SEOUL -- North Korean leader Kim Jong Un played a strong card as the Winter Olympics opened in Pyongchang. The appearance of a sudden opening in relations between two Koreas poses a threat to the alliance between the U.S., South Korea and Japan in their effort to maintain "maximum pressure" on North Korea.
At Seoul's presidential Blue House on Saturday, Kim Yo Jong, the sister of the North Korean leader, announced suddenly: "I'm a special envoy sent by Chairman Kim Jong Un," and began to read aloud a letter from him asking South Korean President Moon Jae-in to visit Pyongyang to meet with the northern leader "at an early date."
While Moon seemed receptive to the idea, he avoided making an immediate decision, perhaps taking into account that U.S. Vice President Mike Pence had avoided contact with the North's delegates at a reception Friday.
According to South Korea's presidential Blue House, Moon responded: "Let us make preparations to realize the meeting."
Kim Yo Jong is the first immediate relative of a North Korean leader to visit South Korea. Estimated to be around 30 years old, she is perhaps the only person to give direct opinions to Kim Jong Un. The South Korean government gives her VIP treatment, with security accorded to a head of a government.
About the necessary "preparations" for a summit, the Blue House said the two countries should work toward the swift restoration of their relationship, and toward early dialogue between North Korea and the U.S.
Seoul has worked closely with Washington toward the denuclearization of North Korea.
In Kim Jong Un's New Year's message, his previously hostile tone toward South Korea had become much more friendly. In little more than a month since, the North's leader has taken unilateral action, perhaps from a sense of urgency.
North Korea considers the U.S. its sole counterparty in negotiations over its nuclear program. But U.S. President Donald Trump is not likely to easily change his hardline stance. Kim appears to have decided to approach South Korea first, and leverage the link with Seoul to bring about talks with Washington.
During the Saturday meeting at the Blue House, the two sides agreed to promote dialogue and cooperation between their countries. Increasing dialogue with Seoul would open up opportunities for Pyongyang to seek financial aid, while at the same time buying time to complete development of its intercontinental ballistic missiles.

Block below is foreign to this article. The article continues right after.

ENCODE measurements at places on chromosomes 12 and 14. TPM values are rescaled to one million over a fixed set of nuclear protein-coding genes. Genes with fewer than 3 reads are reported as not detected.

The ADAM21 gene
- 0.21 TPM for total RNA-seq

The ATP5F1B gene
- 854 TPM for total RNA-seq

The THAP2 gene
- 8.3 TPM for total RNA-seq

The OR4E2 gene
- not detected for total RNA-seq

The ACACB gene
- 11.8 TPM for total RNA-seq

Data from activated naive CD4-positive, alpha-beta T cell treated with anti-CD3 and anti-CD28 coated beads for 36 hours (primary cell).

Moon, for his part, may find the offer of talks with Kim tempting amid mounting conflicts with Japan, China, and the U.S. Such conflicts include disagreement with Japan over the "comfort women" issue; with the U.S. over the Trump administration's desire to review the U.S. free-trade pact with South Korea; and with China over concerns about Korea's deployment of U.S. Terminal High-Altitude Area Defense, or THAAD, missile technology.
According to South Korean media, this is the first time in more than eight years that North Korean senior officials visited the Blue House -- since August 2009, when the North's delegates paid respects at the funeral of former president Kim Dae-jung.
At events surrounding the opening of the Olympics, U.S. Vice President Mike Pence avoided direct contact with North Korean delegates, maintaining a chilly attitude. The U.S. has said it would accept dialogue with the North if it shows willingness to give up its nuclear weapons program.
At a reception on Friday, Pence shook hands with delegates from participating countries, but not with Kim Yong Nam, the leader of North Korea's Olympic delegation. During the opening ceremony, the vice president sat next to Moon and Japanese Prime Minister Shinzo Abe, but did not speak to Kim, who was seated behind them.
Pence reportedly tried to present a picture of himself, Moon, Abe together, emphasizing their strong alliance against the North.
On the surface, Washington seems to welcome the move toward dialogue between the two Koreas. But it is highly cautious about Seoul moving toward restoring relations with Pyongyang. The worst scenario for Washington would be for the North to gain an advantage by realizing a summit between the two Koreas.
Nikkei staff writer Kenichi Yamada in Seoul contributed to the story.